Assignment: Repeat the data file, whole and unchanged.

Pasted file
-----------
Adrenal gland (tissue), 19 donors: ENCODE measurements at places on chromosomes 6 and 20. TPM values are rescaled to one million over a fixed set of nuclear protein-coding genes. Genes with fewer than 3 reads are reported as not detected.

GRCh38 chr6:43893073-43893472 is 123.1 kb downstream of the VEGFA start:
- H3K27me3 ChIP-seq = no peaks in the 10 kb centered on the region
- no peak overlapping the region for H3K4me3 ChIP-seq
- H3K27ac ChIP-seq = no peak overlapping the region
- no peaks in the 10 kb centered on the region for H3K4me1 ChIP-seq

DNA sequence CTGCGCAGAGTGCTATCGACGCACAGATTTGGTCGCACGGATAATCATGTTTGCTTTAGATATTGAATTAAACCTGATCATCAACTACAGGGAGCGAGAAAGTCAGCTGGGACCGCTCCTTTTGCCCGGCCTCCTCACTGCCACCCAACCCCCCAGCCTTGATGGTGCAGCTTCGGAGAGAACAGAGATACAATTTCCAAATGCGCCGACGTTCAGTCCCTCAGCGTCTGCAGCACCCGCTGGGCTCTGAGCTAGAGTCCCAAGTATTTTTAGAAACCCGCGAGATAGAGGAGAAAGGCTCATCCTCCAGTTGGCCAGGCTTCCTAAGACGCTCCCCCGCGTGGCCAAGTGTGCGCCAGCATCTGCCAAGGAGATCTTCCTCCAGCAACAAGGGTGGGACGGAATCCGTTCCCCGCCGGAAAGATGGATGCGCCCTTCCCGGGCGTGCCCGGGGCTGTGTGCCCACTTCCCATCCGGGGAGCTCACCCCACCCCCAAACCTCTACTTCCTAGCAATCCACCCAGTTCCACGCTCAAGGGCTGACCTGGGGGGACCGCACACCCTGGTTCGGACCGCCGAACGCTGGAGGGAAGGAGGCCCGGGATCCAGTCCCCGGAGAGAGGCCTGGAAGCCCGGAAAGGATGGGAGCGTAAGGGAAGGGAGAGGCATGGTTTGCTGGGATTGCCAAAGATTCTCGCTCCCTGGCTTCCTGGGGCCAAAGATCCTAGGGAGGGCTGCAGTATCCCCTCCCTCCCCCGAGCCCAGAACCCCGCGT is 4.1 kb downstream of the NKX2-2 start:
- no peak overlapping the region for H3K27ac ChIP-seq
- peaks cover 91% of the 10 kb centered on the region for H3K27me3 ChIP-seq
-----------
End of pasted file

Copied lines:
Adrenal gland (tissue), 19 donors: ENCODE measurements at places on chromosomes 6 and 20. TPM values are rescaled to one million over a fixed set of nuclear protein-coding genes. Genes with fewer than 3 reads are reported as not detected.

GRCh38 chr6:43893073-43893472 is 123.1 kb downstream of the VEGFA start:
- H3K27me3 ChIP-seq = no peaks in the 10 kb centered on the region
- no peak overlapping the region for H3K4me3 ChIP-seq
- H3K27ac ChIP-seq = no peak overlapping the region
- no peaks in the 10 kb centered on the region for H3K4me1 ChIP-seq

DNA sequence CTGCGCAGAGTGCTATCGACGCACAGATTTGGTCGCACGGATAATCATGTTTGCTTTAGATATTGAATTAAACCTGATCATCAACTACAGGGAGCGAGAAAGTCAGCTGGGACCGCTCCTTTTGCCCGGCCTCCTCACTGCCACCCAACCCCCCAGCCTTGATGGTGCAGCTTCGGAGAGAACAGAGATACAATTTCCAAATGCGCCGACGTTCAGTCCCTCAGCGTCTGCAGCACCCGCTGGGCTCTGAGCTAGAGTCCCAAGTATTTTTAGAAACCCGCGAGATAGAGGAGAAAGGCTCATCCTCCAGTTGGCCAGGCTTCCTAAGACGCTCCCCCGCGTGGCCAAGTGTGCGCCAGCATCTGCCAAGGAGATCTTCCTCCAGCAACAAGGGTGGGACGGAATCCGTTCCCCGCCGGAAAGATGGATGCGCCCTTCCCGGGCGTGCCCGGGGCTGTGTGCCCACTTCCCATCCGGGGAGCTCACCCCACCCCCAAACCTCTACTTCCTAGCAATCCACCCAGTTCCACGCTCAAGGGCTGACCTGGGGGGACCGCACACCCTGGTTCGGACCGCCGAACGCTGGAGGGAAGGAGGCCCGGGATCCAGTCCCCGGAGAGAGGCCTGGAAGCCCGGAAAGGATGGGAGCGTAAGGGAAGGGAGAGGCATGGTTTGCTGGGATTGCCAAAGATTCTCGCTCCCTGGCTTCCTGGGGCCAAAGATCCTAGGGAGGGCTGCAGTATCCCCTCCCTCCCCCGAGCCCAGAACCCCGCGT is 4.1 kb downstream of the NKX2-2 start:
- no peak overlapping the region for H3K27ac ChIP-seq
- peaks cover 91% of the 10 kb centered on the region for H3K27me3 ChIP-seq